Sights & Attractions in San José

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San José Sights

The Irish group U-2 could have written its song "Where the Streets Have No Name" about San José. Admittedly, some of its streets have names, but no one seems to know or use them. Streets in the center of the capital are laid out in a grid, with avenidas (avenues) running east and west, and calles (streets), north and south. Odd-number avenues increase in number north of Avenida Central; even-number avenues, south. Streets east of Calle Central have odd numbers; those to the west are even.

The farther you get from downtown, the scarcer street signs become. Costa Ricans rely instead on a charming and exasperating system of designating addresses by the distance from landmarks, as in "100 meters north and 50 meters west of the school." Another quirk: "100 meters" always refers to one city block, regardless of how long it actually is. Likewise, "200 meters" is two blocks, and so on. (As you can imagine, getting a pizza delivered here is quite a challenge.)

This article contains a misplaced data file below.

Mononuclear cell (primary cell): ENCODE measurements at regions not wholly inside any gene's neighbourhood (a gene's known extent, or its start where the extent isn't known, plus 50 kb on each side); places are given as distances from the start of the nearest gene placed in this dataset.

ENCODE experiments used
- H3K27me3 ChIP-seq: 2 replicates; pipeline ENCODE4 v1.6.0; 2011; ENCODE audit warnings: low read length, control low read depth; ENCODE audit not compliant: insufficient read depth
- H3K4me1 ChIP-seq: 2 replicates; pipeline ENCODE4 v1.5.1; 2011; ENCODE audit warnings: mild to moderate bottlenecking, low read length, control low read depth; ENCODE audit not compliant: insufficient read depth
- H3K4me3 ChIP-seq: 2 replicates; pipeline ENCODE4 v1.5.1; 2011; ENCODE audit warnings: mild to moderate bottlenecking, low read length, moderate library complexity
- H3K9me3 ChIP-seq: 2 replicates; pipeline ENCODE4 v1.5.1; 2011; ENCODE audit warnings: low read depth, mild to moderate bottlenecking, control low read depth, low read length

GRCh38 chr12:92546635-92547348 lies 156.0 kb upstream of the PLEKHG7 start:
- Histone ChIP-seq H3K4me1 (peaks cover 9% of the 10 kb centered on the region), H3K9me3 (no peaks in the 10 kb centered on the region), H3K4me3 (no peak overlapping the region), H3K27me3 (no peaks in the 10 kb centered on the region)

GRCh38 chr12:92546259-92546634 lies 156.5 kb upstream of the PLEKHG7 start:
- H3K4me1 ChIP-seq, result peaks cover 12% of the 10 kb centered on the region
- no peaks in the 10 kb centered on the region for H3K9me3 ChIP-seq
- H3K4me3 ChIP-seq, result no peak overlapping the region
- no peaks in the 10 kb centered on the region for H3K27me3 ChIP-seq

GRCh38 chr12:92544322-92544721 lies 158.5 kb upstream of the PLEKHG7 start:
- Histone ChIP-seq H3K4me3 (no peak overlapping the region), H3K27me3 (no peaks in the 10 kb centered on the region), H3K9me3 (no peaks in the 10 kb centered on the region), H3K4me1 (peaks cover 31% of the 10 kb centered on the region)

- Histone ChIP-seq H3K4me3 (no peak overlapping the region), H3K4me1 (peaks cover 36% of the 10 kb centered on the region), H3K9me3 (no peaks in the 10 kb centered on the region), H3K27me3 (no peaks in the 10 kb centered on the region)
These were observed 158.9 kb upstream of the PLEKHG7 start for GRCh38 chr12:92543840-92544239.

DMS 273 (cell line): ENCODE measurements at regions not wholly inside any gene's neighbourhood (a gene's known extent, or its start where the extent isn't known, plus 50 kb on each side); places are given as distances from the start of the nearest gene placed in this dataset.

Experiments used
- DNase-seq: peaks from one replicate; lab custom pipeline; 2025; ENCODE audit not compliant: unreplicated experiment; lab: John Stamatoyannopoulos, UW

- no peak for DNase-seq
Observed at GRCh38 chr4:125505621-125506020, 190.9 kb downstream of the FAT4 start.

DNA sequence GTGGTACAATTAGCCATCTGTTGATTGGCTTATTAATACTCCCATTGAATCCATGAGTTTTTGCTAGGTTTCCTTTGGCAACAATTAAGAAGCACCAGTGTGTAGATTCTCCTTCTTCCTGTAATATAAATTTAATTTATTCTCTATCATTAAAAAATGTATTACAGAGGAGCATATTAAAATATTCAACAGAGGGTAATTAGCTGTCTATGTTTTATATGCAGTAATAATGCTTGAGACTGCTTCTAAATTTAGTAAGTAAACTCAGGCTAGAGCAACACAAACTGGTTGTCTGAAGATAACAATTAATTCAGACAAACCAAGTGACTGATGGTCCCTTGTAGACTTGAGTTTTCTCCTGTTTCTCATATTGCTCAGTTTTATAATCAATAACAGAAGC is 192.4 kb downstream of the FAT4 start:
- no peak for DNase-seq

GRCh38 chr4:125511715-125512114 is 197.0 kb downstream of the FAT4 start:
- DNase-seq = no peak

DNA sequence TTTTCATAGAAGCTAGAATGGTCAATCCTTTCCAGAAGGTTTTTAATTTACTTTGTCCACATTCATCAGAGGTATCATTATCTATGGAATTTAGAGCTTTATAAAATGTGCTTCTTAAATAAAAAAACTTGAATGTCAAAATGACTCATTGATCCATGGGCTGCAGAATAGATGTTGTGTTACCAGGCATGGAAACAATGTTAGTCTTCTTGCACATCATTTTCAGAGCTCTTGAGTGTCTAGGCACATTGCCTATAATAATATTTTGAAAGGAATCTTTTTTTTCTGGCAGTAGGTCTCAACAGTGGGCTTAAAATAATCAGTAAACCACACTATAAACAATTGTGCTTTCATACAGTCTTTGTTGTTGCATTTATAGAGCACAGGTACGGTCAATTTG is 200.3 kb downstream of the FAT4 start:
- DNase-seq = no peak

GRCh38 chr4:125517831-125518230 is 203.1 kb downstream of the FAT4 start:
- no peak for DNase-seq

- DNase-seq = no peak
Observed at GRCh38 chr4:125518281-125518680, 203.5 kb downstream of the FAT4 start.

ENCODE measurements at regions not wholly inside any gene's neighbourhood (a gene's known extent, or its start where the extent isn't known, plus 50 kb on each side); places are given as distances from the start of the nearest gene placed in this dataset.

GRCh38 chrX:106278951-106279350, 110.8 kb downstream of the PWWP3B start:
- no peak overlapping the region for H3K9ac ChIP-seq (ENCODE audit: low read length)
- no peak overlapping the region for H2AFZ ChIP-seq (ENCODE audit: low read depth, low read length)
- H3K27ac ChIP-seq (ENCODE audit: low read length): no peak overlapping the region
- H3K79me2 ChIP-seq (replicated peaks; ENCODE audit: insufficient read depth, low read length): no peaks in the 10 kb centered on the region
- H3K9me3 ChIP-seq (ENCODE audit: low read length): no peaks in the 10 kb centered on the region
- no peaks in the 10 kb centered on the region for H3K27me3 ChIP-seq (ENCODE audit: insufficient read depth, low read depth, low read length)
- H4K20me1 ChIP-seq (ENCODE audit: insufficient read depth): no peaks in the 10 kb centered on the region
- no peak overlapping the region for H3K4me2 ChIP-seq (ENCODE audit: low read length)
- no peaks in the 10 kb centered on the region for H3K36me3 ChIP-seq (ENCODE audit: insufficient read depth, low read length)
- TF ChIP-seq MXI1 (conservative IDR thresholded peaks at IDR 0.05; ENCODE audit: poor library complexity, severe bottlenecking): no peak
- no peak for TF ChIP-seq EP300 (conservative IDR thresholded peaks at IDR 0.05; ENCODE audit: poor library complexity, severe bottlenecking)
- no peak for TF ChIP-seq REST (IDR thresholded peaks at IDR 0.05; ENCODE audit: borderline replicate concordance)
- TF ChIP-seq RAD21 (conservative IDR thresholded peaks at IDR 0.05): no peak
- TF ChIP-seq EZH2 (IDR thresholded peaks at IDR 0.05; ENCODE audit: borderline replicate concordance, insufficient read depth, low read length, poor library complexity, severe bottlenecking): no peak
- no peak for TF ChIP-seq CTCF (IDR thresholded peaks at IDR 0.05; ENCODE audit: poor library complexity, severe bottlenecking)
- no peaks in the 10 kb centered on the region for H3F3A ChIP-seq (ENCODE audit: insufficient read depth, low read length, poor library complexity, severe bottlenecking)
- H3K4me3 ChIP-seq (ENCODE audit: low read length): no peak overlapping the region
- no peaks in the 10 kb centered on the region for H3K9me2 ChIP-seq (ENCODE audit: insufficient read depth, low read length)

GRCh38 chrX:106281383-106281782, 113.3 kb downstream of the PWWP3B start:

Historically, the reference point was the church, but these days it might be a bar, Burger King, or even a long-gone landmark: the eastern suburb of San Pedro uses the higuerón, a fig tree that was felled long ago but lives on in the hearts of Costa Ricans. Your best bet is to follow the time-honored practice of ir y preguntar (keep walking and keep asking).

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